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Dear Colleagues: We SUCK!

I'm not saying we are wrong. In fact, we may all be right, about everything. But we are all right about disparate and seemingly-competing bits of the same, whole truth. The result is that nobody can see that whole truth.
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A difference, to be a difference, must make a difference.

-- Gertrude Stein

This is another open letter to my colleagues. This is to everyone devoted to health promotion, disease prevention, lifestyle medicine, and all manner of related clinical and public health practice:

We suck!

Don't get me wrong; I love you guys (well, most of you). And for that matter, I think reasonably well of myself (well, most of the time). This is not my subjective assessment. This verdict is courtesy of the stone, cold calculus of epidemiology. We suck -- on moldy lemon rinds and rotten eggs. (Note to vegan colleagues: Just double up on the lemon rinds.)

I'm not saying we are wrong. In fact, we may all be right, about everything. But we are all right about disparate and seemingly-competing bits of the same, whole truth. The result is that nobody can see that whole truth, in common with that proverbial elephant in the room. The bits are in the way. And speaking of elephants... well, that will have to wait a few paragraphs. Hold that thought.

We may ALL be right... about fat and carbs, sugar and fructose, grains and gluten, salt and meat and calories. But it doesn't matter.

Forgive me if this gets just a bit lugubrious, but it is what it is. Everyone who -- like me -- has devoted the past decades of their life to combating global trends in chronic diseases and obesity IS GOING TO DIE and leave behind a more massive global burden of chronic disease and obesity than we started with.

This is failure on such a colossal level, it's hard even to come up with an analogy. The best I can do is this: it's as if the race to the moon not only failed to land men on the moon but caused the moon to crash land into Manhattan.

As I said, we SUCK!

Seriously, folks -- what hope does any of us have of going gentle into that good night when our time comes? Rage, we will, at the dying of the light, and the dying of our hopes to have made any difference at all. We will have failed.

Sad, but true. Just look around.

But maybe something yet can be done about all this. And it brings us back to elephants.

Theodore Geisel was the real person populating the wild imagination of Dr. Seuss. Under the guise of whimsy, Geisel was often saying some very important things. I absolutely love the movie Avatar, but meaning no disrespect to James Cameron, the Lorax was a highly effective (and rather less costly) courier of much the same memo years prior. But many of Dr. Seuss' best messages were brought to us by an elephant. Horton the Elephant, to be exact.

Horton, famously, heard the Whos when no one else could.

Imagine if the Whos confronted that stark reality, and the prospect of being boiled in Beezle-Nut oil, by all calling out their specific, differing coordinates -- latitude and longitude -- at seemingly random and asynchronous times. The Whos would all be right, of course, but it wouldn't make a damn bit of difference. They would not be heard, their voices would all disperse into a murmuring static, and their dust-speck world would be deep fried by a marauding posse of sadistic forest creatures.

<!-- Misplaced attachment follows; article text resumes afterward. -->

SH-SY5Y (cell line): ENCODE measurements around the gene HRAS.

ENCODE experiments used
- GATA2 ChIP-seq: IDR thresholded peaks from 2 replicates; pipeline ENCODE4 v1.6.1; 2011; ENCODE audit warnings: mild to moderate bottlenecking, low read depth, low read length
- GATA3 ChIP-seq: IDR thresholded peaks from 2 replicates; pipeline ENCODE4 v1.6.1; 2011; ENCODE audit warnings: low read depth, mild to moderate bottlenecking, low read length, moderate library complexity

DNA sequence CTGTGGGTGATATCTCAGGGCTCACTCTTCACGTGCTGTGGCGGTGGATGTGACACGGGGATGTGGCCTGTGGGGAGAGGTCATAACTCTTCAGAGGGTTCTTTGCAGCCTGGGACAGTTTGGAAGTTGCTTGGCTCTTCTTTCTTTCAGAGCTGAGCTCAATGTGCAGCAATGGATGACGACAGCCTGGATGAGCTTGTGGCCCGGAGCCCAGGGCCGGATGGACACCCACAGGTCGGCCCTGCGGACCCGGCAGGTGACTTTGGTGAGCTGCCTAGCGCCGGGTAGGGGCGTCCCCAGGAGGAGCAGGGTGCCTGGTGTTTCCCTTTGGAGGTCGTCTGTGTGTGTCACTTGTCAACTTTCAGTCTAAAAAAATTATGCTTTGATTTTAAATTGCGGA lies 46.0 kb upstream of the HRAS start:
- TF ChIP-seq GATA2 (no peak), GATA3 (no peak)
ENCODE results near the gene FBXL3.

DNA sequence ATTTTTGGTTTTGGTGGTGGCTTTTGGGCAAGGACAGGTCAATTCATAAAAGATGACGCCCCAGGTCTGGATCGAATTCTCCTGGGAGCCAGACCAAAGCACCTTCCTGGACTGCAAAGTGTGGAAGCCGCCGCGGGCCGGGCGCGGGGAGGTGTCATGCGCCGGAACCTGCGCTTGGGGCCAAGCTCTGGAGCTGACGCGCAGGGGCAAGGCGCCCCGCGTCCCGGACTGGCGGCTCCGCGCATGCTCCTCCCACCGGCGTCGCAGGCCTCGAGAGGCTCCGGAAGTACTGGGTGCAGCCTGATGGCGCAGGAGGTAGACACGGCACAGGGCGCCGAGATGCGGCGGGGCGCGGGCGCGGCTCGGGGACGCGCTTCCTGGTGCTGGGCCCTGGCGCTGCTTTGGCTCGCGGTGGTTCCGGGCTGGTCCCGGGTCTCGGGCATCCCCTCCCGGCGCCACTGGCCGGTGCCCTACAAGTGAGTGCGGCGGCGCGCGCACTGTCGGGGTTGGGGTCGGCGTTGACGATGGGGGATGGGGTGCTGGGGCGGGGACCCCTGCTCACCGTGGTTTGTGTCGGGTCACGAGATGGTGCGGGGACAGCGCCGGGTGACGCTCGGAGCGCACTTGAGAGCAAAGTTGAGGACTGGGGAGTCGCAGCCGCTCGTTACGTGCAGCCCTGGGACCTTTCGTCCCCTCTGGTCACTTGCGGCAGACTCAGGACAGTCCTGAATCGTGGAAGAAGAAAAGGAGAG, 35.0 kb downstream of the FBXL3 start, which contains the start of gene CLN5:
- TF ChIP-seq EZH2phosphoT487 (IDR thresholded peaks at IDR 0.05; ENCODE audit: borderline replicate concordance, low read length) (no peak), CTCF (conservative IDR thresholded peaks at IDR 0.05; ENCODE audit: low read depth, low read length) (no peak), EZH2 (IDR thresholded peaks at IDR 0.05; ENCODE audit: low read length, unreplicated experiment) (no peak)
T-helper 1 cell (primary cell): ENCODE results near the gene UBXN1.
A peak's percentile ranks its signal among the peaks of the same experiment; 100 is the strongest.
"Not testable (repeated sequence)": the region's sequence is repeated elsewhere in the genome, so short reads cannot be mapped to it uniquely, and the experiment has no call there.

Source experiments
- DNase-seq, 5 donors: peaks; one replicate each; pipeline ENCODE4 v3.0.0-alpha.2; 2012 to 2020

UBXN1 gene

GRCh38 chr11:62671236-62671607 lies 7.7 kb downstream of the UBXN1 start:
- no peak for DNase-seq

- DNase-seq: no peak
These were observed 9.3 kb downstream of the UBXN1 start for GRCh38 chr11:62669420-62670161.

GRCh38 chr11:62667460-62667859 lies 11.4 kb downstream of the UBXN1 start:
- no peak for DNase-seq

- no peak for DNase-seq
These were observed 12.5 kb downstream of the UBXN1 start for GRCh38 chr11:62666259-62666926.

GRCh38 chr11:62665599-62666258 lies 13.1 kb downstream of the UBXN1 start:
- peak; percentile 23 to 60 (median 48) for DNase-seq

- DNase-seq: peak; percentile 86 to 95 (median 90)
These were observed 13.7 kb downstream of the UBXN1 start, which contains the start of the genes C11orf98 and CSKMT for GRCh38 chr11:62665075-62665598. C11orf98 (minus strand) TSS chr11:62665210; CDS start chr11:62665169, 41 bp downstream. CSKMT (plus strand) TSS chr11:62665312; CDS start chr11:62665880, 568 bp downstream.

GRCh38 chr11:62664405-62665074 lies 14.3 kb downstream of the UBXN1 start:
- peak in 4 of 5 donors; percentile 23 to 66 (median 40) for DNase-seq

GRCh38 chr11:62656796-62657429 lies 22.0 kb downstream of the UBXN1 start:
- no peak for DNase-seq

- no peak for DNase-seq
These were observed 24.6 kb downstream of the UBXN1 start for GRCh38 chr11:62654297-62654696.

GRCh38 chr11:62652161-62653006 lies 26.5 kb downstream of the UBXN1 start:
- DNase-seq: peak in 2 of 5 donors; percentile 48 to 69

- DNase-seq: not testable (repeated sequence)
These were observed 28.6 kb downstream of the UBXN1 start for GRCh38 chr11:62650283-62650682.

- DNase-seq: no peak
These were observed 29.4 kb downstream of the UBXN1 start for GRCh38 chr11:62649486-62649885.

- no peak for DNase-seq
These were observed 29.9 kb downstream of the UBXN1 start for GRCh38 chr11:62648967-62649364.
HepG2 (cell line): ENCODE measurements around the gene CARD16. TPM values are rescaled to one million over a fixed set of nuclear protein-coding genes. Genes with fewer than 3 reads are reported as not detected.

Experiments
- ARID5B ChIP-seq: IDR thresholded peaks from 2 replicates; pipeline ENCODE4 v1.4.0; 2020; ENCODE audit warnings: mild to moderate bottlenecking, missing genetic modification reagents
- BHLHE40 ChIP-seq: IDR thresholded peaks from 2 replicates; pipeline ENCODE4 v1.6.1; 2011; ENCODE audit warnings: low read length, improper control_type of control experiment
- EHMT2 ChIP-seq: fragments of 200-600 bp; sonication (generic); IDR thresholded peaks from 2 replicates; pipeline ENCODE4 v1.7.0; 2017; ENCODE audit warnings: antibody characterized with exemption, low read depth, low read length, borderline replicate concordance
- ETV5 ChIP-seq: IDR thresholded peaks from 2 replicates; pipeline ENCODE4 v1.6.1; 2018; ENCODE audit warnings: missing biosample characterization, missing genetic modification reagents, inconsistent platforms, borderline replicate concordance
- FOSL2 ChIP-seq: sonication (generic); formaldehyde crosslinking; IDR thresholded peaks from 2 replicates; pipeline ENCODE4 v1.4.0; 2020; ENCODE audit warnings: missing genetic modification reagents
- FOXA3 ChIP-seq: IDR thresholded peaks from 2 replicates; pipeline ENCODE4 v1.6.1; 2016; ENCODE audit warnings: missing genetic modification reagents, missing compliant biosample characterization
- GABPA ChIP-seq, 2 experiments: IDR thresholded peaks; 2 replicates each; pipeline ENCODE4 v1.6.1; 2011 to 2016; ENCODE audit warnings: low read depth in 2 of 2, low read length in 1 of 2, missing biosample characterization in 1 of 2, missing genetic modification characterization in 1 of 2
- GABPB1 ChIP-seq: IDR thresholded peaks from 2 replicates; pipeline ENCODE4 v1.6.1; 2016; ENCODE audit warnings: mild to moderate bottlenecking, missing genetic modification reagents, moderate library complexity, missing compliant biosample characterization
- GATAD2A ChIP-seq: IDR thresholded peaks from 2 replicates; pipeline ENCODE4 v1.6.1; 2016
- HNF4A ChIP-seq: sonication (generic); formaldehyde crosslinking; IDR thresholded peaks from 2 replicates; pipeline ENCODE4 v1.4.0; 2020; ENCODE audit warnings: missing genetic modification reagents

To make the critical difference at their time of great peril, the Whos had to see past their ownership of diverse patches of real estate, and attest to their shared ownership of the planet. Of course, that common ground in no way obviated their claims to those diverse patches. Every such claim might be perfectly legitimate. But they all needed to claim that common ground, and shout loud and clear, "We are here!" at the same time, for it to matter -- for them to be heard. The competing claims of varied terrain could follow, but first things first. And the first thing was that fundamental consensus, not its component parts.

We have such fundamental truths and consensus regarding health promotion, too. If we rallied around expressing what we know, and using what we know, we could add a lot of years to lives, and a lot of life to years. We could continue to go our separate ways, too, in pursuit of the answers we don't yet have. But we could come together to use what we already, reliably know.

Or not. If we are all too busy planting our flags in different places, the world may never hear about ground we have in common. And we will all have been right about some of it, or all of it, and it will not have mattered; because it will not have made a difference. We will have come, we will have cried out our one small piece of a much larger truth into the din and the relative deafness, and we will have gone. And the great big mess we all set out to fix at the hopeful start of our careers will be left behind, bigger than ever.

For the message of any one Who to matter, all Whos fist had to combine their voices. The Who's first had to get past differences to common ground, and attest to what they all shared. Maybe we do, too.

A cacophony of competing contentions, and the exploitations they invite, is part of what created the most ominous trends in modern public health. More such noise is unlikely to help us any.

I don't want to suck at what I do, and I certainly don't want to shuffle off this mortal coil and leave those behind dodging ever more slings and arrows of outrageous epidemiology. It's a selfish aspiration, but I am guessing I am not alone.

So let's try getting together; you'll find the invitation to common cause, and a common patch of ground, right here.

After all, if not now -- when? And if not us -- WHO?

-- fin

Director, Yale University Prevention Research Center; Griffin Hospital

Editor-in-Chief, Childhood Obesity